31 Years of the Digest ... founded August 21, 1981
The Telecom Digest for October 6, 2012
====== 31 years of TELECOM Digest -- Founded August 21, 1981 ======
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Date: Fri, 05 Oct 2012 14:10:15 -0400 From: Bill Horne <bill@horneQRM.net> To: firstname.lastname@example.org. Subject: Former Verizon Wireless engineer sentenced on fraud scheme Message-ID: <email@example.com> Former Verizon Wireless engineer sentenced on fraud scheme An FBI press release dated Oct. 3, 2012 announced that Michael W. Baxter, 62, of Ball Ground, Georgia, was sentenced today by Senior United States District Judge J. Owen Forrester to serve four years in federal prison on charges of wire fraud in connection with a scheme to steal millions of dollars in high-value network communications equipment from Cisco Systems Inc. and his employer, Verizon Wireless, while employed as a network engineer for Verizon between 2000 and 2010. October 5, 2012 by Joel Hendon http://www.examiner.com/article/former-verizon-wireless-engineer-sentenced-on-fraud-scheme -- Bill Horne (Remove QRM from my address to write to me directly)
Date: Fri, 05 Oct 2012 14:03:13 -0400 From: Bill Horne <bill@horneQRM.net> To: firstname.lastname@example.org. Subject: T-Mobile USA's value down $13 billion since failed AT&T deal Message-ID: <email@example.com> T-Mobile USA's value down $13 billion since failed AT&T deal By CORNELIUS RAHN & JOSEPH DE WECK Bloomberg News Published: 10/5/2012 1:48 AM Last Modified: 10/5/2012 4:57 AM Deutsche Telekom AG's agreement to merge T-Mobile USA with MetroPCS Communications Inc. reveals how the value of its T-Mobile unit may have dropped by $13 billion amid client losses following a failed sale to AT&T Inc. last year. http://www.tulsaworld.com/business/article.aspx?subjectid=52&articleid=20121005_52_E3_ULNSoi571908 -- Bill Horne (Remove QRM from my address to write to me directly)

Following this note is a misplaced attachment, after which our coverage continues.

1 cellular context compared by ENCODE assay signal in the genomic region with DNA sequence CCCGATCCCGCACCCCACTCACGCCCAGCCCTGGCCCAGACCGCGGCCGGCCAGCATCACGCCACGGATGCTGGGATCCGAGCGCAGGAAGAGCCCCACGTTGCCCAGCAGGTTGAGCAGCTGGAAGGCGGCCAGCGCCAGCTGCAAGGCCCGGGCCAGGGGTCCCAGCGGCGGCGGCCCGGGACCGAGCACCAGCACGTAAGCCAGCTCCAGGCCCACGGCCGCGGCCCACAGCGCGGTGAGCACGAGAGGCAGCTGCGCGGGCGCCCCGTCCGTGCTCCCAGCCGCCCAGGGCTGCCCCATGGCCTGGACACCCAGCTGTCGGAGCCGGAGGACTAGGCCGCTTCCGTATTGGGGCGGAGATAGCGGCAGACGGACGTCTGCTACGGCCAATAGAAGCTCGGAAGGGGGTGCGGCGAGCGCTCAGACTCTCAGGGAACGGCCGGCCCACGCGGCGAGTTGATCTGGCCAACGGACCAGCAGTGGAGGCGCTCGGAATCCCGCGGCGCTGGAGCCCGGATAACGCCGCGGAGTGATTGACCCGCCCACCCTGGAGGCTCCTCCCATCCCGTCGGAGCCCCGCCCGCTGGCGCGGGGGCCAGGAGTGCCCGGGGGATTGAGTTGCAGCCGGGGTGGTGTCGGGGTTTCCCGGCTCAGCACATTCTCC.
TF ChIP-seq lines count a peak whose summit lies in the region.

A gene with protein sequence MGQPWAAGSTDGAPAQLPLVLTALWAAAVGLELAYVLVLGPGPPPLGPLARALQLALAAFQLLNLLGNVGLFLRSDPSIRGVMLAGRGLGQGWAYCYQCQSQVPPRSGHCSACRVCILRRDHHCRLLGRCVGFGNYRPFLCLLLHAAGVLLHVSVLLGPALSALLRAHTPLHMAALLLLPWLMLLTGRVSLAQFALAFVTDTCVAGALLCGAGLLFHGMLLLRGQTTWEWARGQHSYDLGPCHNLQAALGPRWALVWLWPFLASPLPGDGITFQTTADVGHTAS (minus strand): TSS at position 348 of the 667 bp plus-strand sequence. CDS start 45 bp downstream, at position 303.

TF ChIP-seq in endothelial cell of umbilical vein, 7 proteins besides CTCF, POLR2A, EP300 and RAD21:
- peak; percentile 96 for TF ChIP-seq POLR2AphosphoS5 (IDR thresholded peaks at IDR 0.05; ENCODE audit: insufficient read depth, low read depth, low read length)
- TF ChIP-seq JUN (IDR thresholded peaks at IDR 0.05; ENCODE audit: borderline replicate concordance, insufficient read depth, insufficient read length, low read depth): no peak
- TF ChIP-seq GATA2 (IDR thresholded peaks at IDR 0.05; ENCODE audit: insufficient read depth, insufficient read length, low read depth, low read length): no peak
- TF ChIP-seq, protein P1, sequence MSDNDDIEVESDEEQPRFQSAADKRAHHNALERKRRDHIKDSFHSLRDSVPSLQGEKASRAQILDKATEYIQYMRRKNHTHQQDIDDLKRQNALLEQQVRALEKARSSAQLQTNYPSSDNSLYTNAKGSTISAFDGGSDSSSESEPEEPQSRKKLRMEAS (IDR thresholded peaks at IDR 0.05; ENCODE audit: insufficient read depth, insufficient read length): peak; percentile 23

Date: 5 Oct 2012 13:35:01 -0500 From: "Paul W. Schleck" <firstname.lastname@example.org> To: email@example.com. Subject: Re: AT&T Deploys More Fuel Cells in its Sites Message-ID: <firstname.lastname@example.org> -----BEGIN PGP SIGNED MESSAGE----- Hash: SHA1 In <email@example.com> Bill Horne <bill@horneQRM.net> writes: >Bloom Energy continues to gain traction for its fuel cell technology >with major data center operators. AT&T said today that it will purchase >an additional 9.6 megawatts of fuel cell capacity, which will make it >Bloom Energy's largest non-utility customer. I saw the 60 Minutes piece on this company (Bloom Energy) and its fuel cell technology back in 2010: http://www.cbsnews.com/8301-18560_162-6221135.html and have a couple of observations and questions: - The physics/thermodynamics/engineering behind fuel cells are well-established. They aren't trying to exceed known science, or do some sneaky end-run around limits, or even present something that's not reproducible. So that's ruled out as an obvious rebuttal. - Past limitations of fuel cells include the need to fabricate plates from expensive precious metals (platinum, palladium), run at very high temperatures, use a relatively pure and expensive fuel source such as Hydrogen, as well as engineer something that will be reliable over the required decades-long service life to recover investment. - Like solar panels, the return-on-investment is measured over decades, extremely vulnerable to failure of expensive components well before that required long service life, and distorted by heavy government subsidies. - Using natural gas to generate a significant amount of U.S. electrical demands (versus the present mostly hydro/coal/nuclear) may run up the prices of natural gas and further extend or even eliminate a finite return-on-investment timeline. Are other alternatives like biomass-sourced methane realistic? - Is this really carbon-neutral? What are the impact on emissions, particularly emissions-sensitive regions of the country such as California? - There's clearly a generous dollop of IPO hype over all of this, including "Appeals to Authority" testimonials by Arnold Schwarzenegger, Colin Powell, etc. Also, what are early customers like eBay, Google, AT&T, etc., getting out of this? - How probable is it that a small company developed revolutionary breakthroughs overlooked by GE, Siemens, Phillips, and other companies with decades (or even century+) long experience with power generation? The "David and Goliath" narrative sounds nice, and is used often in the computer industry (e.g., HP declining to follow up on the technologies that Apple later ran with), but is sometimes overused in contexts where it is not completely credible. One expert interviewed for the 60 Minutes piece estimated that there is about a 20% chance this will wind up in people's homes in 10 years, and if so, it will say "GE" on it. In short, how unique is their proprietary "secret sauce" in this, and could it be easily reverse-engineered by GE, Siemens, Phillips, etc., either bringing different patents to the table, or just waiting out the Bloom Box patents and overtaking the market with something of their own? - -- Paul W. Schleck firstname.lastname@example.org http://www.novia.net/~pschleck/ Finger email@example.com for PGP Public Key iEYEARECAAYFAlBvJ7YACgkQ6Pj0az779o46/ACgrVaRImyCEAdOYCBH6xkeY4ww BjIAniG/wJsRh83HRoW1opIB9qqMmh3q =aiYU -----END PGP SIGNATURE-----
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